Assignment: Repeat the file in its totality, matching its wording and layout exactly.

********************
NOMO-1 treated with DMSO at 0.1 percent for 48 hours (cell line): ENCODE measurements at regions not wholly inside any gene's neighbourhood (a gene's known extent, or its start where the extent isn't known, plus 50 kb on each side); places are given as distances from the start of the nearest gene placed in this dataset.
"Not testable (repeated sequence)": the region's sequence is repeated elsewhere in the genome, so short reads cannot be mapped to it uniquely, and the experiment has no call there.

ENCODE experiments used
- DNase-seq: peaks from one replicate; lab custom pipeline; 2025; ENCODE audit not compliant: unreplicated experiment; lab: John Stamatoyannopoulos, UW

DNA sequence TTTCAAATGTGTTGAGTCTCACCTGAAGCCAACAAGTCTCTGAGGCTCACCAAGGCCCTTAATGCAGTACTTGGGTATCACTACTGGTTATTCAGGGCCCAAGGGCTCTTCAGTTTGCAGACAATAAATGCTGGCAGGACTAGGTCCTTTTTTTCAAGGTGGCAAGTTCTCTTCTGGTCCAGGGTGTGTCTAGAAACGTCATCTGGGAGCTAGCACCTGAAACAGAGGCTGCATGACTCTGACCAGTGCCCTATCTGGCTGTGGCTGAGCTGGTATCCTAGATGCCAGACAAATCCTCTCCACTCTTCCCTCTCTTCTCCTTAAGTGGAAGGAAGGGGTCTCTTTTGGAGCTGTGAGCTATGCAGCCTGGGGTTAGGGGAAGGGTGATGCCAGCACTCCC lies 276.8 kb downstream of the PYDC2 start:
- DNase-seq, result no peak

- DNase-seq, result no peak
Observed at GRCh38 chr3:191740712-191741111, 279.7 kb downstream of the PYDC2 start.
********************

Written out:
NOMO-1 treated with DMSO at 0.1 percent for 48 hours (cell line): ENCODE measurements at regions not wholly inside any gene's neighbourhood (a gene's known extent, or its start where the extent isn't known, plus 50 kb on each side); places are given as distances from the start of the nearest gene placed in this dataset.
"Not testable (repeated sequence)": the region's sequence is repeated elsewhere in the genome, so short reads cannot be mapped to it uniquely, and the experiment has no call there.

ENCODE experiments used
- DNase-seq: peaks from one replicate; lab custom pipeline; 2025; ENCODE audit not compliant: unreplicated experiment; lab: John Stamatoyannopoulos, UW

DNA sequence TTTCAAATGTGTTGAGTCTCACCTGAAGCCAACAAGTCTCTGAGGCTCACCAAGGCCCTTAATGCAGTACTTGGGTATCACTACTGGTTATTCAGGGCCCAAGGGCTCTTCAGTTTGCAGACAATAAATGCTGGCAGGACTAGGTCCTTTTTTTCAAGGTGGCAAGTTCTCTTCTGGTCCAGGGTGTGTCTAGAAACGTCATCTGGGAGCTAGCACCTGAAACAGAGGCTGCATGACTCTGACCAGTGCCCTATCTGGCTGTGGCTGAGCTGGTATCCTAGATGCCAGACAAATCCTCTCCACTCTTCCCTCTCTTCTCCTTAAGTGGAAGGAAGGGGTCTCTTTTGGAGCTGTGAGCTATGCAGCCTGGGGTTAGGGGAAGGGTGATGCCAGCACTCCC lies 276.8 kb downstream of the PYDC2 start:
- DNase-seq, result no peak

- DNase-seq, result no peak
Observed at GRCh38 chr3:191740712-191741111, 279.7 kb downstream of the PYDC2 start.